Experts cite various factors for the rebound: an improving economy, looser credit, increasing numbers of baby boomers making big-ticket purchases and a surge in the popularity of on-the-water activities enjoyed by younger generations.
“We fell off a cliff about five years ago,” said Dave Geoffroy, vice president for the western region of the National Marine Manufacturers Association. “Homes were going into foreclosure, and people were making hard choices. On top of that, manufacturers didn’t build many boats in those years. But we lived through it.”
Geoffroy said industry sales have improved for the past several years across the nation. In California, he said, the rebound started in earnest a little more than a year ago.
NMMA said sales of powerboats totaled 161,130 units nationwide in 2013, the most recent year for which full statistics are available. That was up 2.4 percent from the previous year. The association is projecting a 5 percent to 7 percent year-over-year increase in 2014, once all the numbers are tabulated.
In California, NMMA said sales of power boats, engines, trailers and accessories in 2013 totaled $451 million, up a nation-leading 23 percent over 2012. Total boat registrations in the Golden State in 2013 were 820,490, up 6 percent over 2012.
It’s a big change from the doldrums of the recession. Some Sacramento-area boat/marine operations went out of business from 2008 to 2010. Others suffered mightily.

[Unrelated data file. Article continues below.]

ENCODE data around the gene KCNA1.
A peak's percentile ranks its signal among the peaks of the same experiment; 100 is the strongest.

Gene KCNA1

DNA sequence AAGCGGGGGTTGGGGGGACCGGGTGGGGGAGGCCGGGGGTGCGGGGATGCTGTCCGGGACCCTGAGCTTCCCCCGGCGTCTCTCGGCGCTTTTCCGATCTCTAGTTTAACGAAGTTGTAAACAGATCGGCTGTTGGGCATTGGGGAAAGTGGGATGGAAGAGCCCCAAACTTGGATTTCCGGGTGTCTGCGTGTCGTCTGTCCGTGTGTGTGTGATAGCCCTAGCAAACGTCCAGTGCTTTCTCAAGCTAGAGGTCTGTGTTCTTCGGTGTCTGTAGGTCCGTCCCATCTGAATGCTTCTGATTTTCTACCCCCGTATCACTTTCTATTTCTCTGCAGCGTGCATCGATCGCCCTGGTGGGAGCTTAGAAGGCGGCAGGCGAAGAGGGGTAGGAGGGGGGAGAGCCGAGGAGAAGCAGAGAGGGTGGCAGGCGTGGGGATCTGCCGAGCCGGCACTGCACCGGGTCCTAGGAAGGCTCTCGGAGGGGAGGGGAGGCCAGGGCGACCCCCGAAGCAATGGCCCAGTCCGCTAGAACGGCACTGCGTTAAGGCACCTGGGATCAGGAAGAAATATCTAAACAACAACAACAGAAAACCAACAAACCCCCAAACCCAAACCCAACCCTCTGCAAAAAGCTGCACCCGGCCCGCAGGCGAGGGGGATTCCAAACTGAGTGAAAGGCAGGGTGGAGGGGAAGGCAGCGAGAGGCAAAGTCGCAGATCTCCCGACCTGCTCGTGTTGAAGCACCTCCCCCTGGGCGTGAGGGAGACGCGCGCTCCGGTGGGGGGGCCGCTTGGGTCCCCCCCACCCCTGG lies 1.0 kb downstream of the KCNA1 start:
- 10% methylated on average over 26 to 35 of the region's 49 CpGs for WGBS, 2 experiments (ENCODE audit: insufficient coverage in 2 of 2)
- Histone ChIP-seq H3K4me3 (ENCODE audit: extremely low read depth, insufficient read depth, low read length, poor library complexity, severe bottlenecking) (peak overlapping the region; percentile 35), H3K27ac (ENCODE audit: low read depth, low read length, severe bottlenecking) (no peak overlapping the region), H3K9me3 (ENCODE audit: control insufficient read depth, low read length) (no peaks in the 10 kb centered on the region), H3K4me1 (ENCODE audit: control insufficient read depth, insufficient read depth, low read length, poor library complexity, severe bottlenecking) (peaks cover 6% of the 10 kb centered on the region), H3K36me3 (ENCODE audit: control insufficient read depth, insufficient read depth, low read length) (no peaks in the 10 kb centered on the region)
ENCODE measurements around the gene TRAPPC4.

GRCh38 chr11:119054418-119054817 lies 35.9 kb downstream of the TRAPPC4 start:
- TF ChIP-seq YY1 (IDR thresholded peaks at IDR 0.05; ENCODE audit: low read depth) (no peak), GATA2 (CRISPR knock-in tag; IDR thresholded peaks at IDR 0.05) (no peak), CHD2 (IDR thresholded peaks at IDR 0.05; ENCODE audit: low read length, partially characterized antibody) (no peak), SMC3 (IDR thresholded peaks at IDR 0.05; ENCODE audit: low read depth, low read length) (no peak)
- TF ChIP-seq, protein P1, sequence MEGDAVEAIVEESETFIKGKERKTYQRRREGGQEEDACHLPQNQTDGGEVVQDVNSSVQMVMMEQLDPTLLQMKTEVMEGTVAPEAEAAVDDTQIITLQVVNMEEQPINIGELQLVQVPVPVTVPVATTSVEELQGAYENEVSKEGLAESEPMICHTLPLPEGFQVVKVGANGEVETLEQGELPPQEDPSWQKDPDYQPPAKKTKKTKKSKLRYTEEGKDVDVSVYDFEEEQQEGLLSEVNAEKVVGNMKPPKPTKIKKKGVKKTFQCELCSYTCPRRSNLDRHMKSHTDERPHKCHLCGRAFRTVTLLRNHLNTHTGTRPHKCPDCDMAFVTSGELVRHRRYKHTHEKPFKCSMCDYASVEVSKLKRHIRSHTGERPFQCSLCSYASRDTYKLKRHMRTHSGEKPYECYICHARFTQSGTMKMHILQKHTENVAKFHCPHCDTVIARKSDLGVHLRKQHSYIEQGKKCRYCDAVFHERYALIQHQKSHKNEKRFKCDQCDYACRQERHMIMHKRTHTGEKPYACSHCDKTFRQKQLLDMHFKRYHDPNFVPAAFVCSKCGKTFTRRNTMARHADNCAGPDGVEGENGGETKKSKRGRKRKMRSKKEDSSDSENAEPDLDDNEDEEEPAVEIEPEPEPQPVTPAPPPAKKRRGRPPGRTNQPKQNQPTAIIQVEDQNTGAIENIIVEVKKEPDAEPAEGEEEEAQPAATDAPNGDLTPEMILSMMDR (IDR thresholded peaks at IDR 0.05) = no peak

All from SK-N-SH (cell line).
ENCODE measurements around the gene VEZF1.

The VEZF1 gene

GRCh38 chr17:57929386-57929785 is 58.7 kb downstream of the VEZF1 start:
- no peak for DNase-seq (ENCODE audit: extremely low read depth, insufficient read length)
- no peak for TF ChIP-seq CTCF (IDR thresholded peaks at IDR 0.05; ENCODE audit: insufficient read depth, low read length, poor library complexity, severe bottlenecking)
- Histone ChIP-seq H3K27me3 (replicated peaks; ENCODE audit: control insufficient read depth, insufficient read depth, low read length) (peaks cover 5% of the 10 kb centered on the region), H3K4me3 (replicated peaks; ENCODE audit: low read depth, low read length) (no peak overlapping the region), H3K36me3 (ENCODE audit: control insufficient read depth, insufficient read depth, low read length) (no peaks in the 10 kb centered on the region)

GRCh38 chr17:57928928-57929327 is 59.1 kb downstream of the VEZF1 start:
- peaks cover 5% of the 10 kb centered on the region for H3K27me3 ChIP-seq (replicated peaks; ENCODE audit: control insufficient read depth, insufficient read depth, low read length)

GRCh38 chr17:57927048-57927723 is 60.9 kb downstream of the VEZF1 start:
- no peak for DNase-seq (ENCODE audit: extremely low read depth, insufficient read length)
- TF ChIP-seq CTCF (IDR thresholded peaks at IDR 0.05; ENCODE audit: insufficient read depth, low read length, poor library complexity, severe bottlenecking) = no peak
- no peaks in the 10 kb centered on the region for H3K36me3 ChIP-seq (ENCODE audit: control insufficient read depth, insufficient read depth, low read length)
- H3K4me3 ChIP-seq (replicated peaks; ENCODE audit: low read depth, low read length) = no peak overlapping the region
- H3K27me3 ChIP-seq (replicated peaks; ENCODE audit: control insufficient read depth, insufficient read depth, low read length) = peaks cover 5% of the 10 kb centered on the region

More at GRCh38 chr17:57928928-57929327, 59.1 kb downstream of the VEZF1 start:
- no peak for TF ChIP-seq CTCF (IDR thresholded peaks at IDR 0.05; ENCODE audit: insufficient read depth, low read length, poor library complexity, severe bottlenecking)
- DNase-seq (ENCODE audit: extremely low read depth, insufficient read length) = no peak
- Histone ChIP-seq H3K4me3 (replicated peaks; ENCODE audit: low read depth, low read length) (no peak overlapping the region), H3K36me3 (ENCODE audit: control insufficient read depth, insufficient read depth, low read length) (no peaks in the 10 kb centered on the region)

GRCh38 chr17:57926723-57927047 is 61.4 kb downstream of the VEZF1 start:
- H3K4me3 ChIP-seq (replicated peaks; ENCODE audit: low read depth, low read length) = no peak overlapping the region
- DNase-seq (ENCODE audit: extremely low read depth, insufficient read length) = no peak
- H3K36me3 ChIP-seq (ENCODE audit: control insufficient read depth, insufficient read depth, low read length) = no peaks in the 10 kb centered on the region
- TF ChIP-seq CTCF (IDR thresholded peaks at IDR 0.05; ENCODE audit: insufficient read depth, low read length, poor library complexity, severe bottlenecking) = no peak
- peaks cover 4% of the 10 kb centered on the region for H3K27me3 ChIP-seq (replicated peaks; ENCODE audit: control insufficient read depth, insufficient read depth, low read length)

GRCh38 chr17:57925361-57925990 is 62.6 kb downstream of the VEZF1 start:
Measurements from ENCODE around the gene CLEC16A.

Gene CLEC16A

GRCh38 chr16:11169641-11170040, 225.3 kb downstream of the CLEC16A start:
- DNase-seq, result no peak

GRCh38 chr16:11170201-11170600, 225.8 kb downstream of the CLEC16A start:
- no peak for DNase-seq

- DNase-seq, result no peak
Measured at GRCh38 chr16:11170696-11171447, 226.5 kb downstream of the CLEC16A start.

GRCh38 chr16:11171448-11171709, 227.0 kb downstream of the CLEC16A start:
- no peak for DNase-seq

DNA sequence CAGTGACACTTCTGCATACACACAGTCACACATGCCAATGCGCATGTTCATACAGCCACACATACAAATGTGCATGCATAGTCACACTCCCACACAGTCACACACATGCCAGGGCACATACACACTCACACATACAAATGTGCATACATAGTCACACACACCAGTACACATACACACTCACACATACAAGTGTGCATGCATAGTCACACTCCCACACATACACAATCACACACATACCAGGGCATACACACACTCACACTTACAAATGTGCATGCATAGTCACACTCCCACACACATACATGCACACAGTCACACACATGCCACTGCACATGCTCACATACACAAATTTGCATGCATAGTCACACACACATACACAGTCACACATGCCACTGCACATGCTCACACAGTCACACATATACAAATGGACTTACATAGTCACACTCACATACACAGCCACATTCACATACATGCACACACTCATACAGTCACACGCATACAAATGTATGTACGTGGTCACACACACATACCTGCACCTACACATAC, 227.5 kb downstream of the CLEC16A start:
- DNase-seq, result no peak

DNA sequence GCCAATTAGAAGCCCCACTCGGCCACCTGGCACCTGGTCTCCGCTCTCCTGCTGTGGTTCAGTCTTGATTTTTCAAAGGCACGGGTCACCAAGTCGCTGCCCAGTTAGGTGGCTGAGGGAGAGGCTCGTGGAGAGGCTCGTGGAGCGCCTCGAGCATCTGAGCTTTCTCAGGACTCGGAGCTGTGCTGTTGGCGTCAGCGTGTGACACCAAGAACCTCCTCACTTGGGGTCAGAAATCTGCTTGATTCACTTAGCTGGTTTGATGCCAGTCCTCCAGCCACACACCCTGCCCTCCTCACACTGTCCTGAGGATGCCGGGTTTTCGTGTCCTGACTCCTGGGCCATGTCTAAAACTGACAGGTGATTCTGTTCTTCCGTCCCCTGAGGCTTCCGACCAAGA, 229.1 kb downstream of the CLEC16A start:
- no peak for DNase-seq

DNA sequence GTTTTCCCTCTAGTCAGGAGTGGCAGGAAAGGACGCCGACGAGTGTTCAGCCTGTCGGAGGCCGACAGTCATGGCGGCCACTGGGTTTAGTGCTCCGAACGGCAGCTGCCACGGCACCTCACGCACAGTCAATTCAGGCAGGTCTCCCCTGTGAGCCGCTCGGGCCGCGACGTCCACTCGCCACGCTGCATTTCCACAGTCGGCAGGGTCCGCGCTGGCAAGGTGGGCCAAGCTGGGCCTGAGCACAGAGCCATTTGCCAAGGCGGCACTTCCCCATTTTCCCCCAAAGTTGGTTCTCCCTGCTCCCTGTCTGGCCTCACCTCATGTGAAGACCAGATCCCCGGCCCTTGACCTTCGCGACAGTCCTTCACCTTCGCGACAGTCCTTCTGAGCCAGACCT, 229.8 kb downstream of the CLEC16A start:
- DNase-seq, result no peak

Sally Mello, co-owner of Mello Marine at 2504 Mercantile Drive in Rancho Cordova, remembers the downfall.
Mello and her husband, Mike, were part of a partnership of stores, and she said “we were making money hand over fist” before the recession. By 2008, the bottom had dropped out of the economy and the boating/marine market, and the partnership subsequently folded.
Mello said she and her husband worked hard to save money and other assets, which enabled them to reopen in 2010 as Mello Marine in a closet-size space across the street from their current location.
The new business was helped along by an emerging on-water recreation activity that captured the attention of increasing numbers of water sports enthusiasts across the nation – paddleboarding. Mello Marine stocked paddleboards and related accessories of all stripes as the craze gained steam. The store also touted expert instruction for those who wanted to take up the activity.
It paid off. New paddleboard sales went from a handful in 2011 to about 300 last year. Paddleboards generally cost between $700 for a basic version up to around $4,000. Lightweight carbon fiber boards and paddles have opened the wallets of serious paddleboarders. Mello herself is a top-flight paddleboard racer.
One of the best things about paddleboarding is that it covers a wide age group, from 16 to 75 by Mello’s reckoning.
Powerboats are another ballgame. Mello said the age demographic for powerboat buyers is about 50 to 70. Mello Marine sells Centurion-brand powerboats, and the price range for a new boat is about $70,000 to $120,000. Even so, sales have boomed of late.